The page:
Real-time power prices topped $2600/MWh in ISO-New England on Monday after unplanned generation outages and higher-than-expected power demand from a Labor Day heatwave triggered emergency procedures from the grid operator.
ISO-NE accessed emergency generation reserves and imported power from surrounding regions on Monday to meet demand, said spokesperson Marcia Blomberg. The grid operator did not issue a request for voluntary power conservation.
The high prices come as ISO-NE works to revamp its capacity market to value resources with uninterruptible fuel supplies. Large generators that the ISO says are essential to maintain reliability warn they may go offline if they do not get compensated for the attribute.
ISO-NE's Monday conditions show how quickly errors in load forecasting and unplanned outages can translate into price spikes in the region's real-time market.
The ISO planned for 22,800 MW of demand at 4:30 p.m. on Monday, but real demand topped 23,100 MW, according to the grid operator's posted data. When some generators were unavailable to provide service, the ISO resorted to emergency power imports as prices spiked.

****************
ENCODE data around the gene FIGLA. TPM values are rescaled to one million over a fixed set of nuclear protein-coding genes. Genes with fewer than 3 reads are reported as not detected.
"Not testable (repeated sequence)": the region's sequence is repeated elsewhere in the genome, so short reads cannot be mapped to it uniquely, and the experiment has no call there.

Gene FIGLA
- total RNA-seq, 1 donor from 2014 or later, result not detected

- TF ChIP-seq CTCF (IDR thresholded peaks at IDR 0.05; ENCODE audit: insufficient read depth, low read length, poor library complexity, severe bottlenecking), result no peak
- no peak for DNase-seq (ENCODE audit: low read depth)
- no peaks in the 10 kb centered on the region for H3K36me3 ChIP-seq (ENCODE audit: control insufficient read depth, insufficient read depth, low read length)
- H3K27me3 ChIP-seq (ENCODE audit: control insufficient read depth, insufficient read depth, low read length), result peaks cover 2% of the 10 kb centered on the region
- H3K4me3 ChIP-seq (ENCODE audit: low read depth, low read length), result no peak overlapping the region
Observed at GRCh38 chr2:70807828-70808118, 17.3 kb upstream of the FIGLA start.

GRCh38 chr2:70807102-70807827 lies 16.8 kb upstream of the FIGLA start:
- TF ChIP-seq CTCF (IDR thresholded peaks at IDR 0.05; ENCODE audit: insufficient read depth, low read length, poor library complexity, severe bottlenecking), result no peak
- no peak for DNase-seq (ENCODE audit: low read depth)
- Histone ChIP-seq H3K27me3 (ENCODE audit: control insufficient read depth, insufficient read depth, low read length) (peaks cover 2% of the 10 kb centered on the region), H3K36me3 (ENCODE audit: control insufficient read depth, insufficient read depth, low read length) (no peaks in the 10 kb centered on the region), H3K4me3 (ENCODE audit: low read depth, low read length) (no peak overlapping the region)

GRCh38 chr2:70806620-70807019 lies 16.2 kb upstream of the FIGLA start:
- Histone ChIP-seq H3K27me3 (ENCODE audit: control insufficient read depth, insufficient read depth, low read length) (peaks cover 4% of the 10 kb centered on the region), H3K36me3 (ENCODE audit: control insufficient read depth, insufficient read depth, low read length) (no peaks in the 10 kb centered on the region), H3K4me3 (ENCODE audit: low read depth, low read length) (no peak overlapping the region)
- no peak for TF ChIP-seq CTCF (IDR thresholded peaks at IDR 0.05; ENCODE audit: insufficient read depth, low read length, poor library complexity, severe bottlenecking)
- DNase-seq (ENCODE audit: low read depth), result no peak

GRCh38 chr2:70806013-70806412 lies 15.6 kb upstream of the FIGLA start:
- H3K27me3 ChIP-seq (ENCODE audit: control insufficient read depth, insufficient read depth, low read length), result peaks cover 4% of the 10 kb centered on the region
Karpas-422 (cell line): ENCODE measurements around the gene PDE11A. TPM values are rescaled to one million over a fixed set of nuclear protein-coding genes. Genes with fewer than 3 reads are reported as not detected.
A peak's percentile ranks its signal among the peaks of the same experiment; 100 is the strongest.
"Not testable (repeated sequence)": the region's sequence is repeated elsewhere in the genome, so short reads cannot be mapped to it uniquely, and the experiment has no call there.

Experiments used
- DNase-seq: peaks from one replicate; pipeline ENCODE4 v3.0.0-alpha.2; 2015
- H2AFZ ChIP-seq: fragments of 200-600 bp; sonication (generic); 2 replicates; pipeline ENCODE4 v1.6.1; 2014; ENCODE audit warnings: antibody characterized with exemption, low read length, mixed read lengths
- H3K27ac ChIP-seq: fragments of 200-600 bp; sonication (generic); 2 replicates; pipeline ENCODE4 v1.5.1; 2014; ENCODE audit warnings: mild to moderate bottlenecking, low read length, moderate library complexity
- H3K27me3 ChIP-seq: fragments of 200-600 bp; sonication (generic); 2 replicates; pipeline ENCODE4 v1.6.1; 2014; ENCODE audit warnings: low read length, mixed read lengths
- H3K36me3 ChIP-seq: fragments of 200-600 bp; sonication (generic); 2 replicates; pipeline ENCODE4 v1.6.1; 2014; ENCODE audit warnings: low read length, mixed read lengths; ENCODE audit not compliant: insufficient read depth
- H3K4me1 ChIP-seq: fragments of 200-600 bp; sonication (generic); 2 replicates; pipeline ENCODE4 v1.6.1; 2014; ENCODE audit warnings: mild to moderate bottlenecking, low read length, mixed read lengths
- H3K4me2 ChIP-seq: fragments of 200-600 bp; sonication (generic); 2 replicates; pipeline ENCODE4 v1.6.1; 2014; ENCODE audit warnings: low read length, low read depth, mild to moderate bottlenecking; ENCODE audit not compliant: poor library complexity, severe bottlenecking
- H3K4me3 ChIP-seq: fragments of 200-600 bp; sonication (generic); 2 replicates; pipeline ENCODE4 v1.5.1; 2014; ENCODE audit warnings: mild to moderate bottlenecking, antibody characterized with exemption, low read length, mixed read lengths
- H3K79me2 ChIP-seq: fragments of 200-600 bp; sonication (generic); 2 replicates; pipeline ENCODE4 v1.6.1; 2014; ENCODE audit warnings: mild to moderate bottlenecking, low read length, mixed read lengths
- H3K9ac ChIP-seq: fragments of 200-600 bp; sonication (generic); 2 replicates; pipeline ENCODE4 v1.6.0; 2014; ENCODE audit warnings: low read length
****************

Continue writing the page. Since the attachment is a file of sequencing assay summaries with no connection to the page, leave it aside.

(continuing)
ISO-NE did not detail which power plants were unexpectedly offline, but they appear to be natural-gas fired plants, judging from a dip in gas generation around the time of the price spike.
While the ISO declared an emergency power watch, the system was not brought to the absolute brink. Operators were not forced to ask consumers for voluntary conservation measures, Blomberg said, though they monitored the situation and "could have issued an appeal if conditions had deteriorated."
"Conditions improved rapidly as demand began to decline in the late afternoon and offline generators were able to come online," Blomberg wrote in an email.
The tight conditions in New England come as the region reshapes its capacity market, which allocates plant availability years in the future. In May, the Federal Energy Regulatory Commission approved a two-part capacity auction for ISO-NE to handle state subsidized resources, and the grid operator is now trying to devise new payments for fuel secure resources.
Last week, ISO-NE asked FERC to allow those large generators to be "price-takers" in next year's capacity market auction, rendering them unable to set market prices. One of the region's largest generators, Exelon's Mystic gas plant, is separately asking FERC to allow New England ratepayers to subsidize its continued operation.